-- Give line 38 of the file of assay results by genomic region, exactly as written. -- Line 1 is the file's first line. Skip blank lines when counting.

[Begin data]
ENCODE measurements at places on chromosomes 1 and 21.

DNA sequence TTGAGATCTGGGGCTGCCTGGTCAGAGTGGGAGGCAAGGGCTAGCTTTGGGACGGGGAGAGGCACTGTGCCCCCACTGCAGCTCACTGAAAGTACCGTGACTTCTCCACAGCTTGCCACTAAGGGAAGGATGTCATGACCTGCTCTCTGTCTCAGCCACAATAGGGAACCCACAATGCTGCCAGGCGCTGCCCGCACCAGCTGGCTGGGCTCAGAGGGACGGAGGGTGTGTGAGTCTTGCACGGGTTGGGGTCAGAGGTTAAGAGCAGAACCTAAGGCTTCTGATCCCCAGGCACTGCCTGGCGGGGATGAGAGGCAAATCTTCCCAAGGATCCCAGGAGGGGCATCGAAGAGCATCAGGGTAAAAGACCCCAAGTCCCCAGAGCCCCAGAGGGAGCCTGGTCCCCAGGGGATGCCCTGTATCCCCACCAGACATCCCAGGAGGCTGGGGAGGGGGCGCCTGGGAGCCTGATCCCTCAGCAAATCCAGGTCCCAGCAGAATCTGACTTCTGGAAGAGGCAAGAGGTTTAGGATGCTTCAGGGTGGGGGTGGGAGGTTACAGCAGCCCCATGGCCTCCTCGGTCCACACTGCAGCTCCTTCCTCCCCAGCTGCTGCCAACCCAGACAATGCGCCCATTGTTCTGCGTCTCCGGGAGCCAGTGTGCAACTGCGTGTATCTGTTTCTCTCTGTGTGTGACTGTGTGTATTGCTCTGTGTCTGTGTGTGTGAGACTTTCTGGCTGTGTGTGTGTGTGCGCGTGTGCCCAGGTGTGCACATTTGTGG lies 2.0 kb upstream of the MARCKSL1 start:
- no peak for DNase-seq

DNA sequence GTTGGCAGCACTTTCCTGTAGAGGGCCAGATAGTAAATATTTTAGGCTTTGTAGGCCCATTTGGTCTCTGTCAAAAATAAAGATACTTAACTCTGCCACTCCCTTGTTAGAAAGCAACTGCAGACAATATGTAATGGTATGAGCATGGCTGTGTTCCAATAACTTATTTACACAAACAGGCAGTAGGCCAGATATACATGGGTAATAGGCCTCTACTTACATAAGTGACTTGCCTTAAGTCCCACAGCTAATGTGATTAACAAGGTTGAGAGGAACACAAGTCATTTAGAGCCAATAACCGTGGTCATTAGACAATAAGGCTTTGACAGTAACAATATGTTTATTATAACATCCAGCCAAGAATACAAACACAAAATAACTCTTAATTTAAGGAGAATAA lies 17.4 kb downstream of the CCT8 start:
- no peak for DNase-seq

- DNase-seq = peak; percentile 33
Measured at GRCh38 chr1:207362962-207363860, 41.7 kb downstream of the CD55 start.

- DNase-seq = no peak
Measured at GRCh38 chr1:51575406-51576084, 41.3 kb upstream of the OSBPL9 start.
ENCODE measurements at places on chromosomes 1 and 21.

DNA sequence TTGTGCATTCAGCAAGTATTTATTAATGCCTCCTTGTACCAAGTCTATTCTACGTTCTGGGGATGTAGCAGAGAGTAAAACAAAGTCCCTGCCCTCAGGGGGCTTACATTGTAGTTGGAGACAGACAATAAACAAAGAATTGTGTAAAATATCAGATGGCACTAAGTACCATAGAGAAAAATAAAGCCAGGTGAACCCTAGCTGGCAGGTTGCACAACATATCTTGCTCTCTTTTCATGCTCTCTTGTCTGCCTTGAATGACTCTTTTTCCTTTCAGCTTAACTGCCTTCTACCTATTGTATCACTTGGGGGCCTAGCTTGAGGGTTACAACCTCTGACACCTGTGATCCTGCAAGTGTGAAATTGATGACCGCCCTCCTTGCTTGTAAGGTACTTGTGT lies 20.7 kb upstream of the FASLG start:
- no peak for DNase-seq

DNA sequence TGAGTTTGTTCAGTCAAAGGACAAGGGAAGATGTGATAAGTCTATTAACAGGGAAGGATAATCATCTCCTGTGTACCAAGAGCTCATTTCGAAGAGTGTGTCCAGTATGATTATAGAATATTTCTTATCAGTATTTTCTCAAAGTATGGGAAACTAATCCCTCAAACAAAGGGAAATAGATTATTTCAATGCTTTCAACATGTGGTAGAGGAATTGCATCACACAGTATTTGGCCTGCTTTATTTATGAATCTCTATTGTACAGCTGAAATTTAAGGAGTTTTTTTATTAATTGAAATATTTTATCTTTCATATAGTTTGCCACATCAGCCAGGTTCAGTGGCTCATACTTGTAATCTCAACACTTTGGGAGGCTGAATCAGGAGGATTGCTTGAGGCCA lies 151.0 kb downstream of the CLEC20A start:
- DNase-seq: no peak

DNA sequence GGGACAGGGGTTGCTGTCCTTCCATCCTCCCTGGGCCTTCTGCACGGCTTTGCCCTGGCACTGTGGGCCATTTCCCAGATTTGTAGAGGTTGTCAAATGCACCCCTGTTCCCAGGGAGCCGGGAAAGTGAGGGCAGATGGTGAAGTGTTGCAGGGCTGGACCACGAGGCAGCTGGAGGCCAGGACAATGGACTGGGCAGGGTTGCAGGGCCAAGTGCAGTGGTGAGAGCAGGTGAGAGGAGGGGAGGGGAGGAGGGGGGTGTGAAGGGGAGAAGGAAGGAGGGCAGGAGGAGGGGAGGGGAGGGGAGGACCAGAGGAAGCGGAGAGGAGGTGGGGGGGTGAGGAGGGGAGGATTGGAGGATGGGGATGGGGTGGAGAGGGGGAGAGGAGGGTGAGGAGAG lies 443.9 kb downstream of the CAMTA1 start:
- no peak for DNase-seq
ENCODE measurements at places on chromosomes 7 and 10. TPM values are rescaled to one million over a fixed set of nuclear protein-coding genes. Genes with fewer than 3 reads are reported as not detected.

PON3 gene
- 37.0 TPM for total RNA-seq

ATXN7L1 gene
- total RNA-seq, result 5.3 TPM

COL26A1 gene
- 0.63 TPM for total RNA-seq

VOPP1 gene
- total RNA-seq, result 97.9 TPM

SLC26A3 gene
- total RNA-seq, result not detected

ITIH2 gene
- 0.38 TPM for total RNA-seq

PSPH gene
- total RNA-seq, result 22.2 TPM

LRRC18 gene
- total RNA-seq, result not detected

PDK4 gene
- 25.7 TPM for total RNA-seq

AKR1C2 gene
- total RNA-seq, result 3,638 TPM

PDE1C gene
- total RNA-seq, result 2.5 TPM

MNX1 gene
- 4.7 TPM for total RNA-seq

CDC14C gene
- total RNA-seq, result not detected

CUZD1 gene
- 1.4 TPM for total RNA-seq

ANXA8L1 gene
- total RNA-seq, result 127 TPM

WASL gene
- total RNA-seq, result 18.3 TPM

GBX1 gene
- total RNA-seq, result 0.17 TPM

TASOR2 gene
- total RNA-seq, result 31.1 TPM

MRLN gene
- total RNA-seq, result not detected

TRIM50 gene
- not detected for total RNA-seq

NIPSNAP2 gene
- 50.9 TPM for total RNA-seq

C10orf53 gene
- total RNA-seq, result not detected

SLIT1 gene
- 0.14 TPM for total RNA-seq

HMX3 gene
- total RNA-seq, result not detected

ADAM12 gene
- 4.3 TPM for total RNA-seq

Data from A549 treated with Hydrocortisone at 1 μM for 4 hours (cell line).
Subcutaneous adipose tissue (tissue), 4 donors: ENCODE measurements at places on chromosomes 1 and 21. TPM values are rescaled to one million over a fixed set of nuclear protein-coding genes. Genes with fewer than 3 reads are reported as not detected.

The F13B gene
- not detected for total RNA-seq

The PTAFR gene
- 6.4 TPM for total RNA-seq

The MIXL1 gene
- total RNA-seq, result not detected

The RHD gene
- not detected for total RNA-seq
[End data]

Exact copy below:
PDE1C gene